The simplest way to use it is to have it send keystrokes to your applications/desktop. When used this way, the system/applications cannot tell that it's not you typing, so there is no api or other interface needed, they just do what "you" typed.

AutoKey can also process phrases. When you type a triggering character string, it can substitute new text for that string (either immediately or after you type a separator character like a newline or tab.)

It also has window filters so that you can restrict a particular phrase or macro to only run in particular types of windows (like ones that have Mozilla in the title so they work only in things like Firefox or Thunderbird).

AutoKey currently has gtk and qt versions.


Installation Guide This is very detailed. We tried to make it accessible to both beginners and experts

User Forum Active user forum.

There was a place for contributed scripts, but it seems to have gone away. I'll check into that. Because it's primarily a gui app with a lot of options, examples would require a lot of screenshots and a whole article.

I have a phrase defined so that when I type Jmail!, it instantly replaces it with my rather long email address.

I wrote a macro that is triggered by typing Ctrl-P which is only active in windows that have "Mozilla" in their title. Typing Ctrl-P brings up the (Firefox or Thunderbird) print dialog, selects Print to File and then fills in the name of the next available print file in my print queue (I number them 01, 02, ... and the script reads the queue directory, finds the last file number and increments it by 1). I use it with my duplex printing emulation software (duplexpr) to eliminate a ton of keystrokes and mouse movements (just with keyboard stuff, AutoKey doesn't yet (this is in development) natively emit mouse events).

I have seen some other macros from gamers that let them access information about their character and resources very quickly so they can stay focused on the action.

share|improve this answer
Could you add some information about installing it and maybe using it too? That would be awesome! – Seth Feb 13 '13 at 21:48
AutoKey has been partially migrated from to GitHub. See . There is also a Python 3 branch - . – Joe Jun 28 at 8:09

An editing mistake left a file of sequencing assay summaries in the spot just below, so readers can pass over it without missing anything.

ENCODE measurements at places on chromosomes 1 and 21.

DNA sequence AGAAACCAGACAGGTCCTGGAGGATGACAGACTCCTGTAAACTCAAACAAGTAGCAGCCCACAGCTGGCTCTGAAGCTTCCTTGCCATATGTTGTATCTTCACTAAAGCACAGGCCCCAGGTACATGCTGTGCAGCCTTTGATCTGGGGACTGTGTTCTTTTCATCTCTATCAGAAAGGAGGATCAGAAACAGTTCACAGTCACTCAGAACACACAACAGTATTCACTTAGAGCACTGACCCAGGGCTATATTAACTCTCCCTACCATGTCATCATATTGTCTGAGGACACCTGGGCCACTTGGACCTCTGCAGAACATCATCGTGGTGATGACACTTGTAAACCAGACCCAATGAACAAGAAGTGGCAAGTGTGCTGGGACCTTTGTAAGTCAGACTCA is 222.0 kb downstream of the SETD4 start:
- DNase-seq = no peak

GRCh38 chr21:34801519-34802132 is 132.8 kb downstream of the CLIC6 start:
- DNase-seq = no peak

You may want to map a keyboard key to a mouse button. If you want to click using a keyboard key (useful if you have a macbook or a bad trackpad button) then you can do the following.

  1. install some utilities:

    sudo apt-get install x11-utils xkbset x11-xserver-utils
  2. find the keycode for the key you want to map:

    • type xev | grep keycode in the terminal
    • press the key of interest and a line like this will appear:

      state 0x0, keycode 64 (keysym 0xffe9, Alt_L), same_screen YES,  
  3. using the keycode, remap the key to do the same as the left mouse button:

    • xkbset m
    • xmodmap -e "keycode 64 = Pointer_Button1"

Pointer_Button3 is the right mouse button and Pointer_Button2 is the middle.

share|improve this answer

Using xkb

xkb is the X Keyboard extension. It is responsible for mapping your keyboard's keys to their designated function. xkb symbols can be found in /usr/share/X11/xkb/symbols/. The modifier keys are mapped in /usr/share/X11/xkb/symbols/pc.

Say, I need to switch the functions of Caps Lock and Left Control keys. These changes are required to the pc file:

key <CAPS> {        [ Control_L             ]       };
key <LCTL> {        [ Caps_Lock             ]       };

In order to apply the new mappings you need to clear out xkb’s cache from /var/lib/xkb:

rm -rf /var/lib/xkb/*

Now, just restart your X session and you are good to go.


Edit: Doing an ls inside the symbols directory gives this:

af        cm            gn       kz              nec_vndr    sk
al        cn            gr       la              ng          sn
altwin    compose       group    latam           nl          sony_vndr
am        ctrl          hp_vndr  latin           no          srvr_ctrl
apl       cz            hr       level3          nokia_vndr  sun_vndr
ara       de            hu       level5          np          sy
at        digital_vndr  ie       lk              olpc        terminate
az        dk            il       lt              pc          th
ba        ee            in       lv              ph          tj
bd        empty         inet     ma              pk          tm
be        epo           iq       macintosh_vndr  pl          tr
bg        es            ir       mao             pt          tw
br        et            is       md              ro          typo
brai      eurosign      it       me              rs          tz
bt        fi            jp       mk              ru          ua
bw        fo            ke       ml              rupeesign   us
by        fr            keypad   mm              se          uz
ca        fujitsu_vndr  kg       mn              sgi_vndr    vn
capslock  gb            kh       mt              sharp_vndr  xfree68_vndr
cd        ge            kpdl     mv              shift       za
ch        gh            kr       nbsp            si

The mappings inside the file ru are based on the Russian standard keyboard. The macintosh_vndr folder contains the mappings for Apple keyboards. In a nutshell, this approach is so much versatile. Go ahead and play with it :)

share|improve this answer
You mentioned 2 files. What file are the changes made to? :) – Seth Dec 5 '15 at 14:24
I mentioned only one file - /usr/share/X11/xkb/symbols/pc. – crisron Dec 6 '15 at 4:38
My bad. Took me a second look to realize that the first path was a folder, not a file. Edited to make it a tad more obvious :) – Seth Dec 6 '15 at 4:41

Your Answer


By posting your answer, you agree to the privacy policy and terms of service.

Not the answer you're looking for? Browse other questions tagged or ask your own question.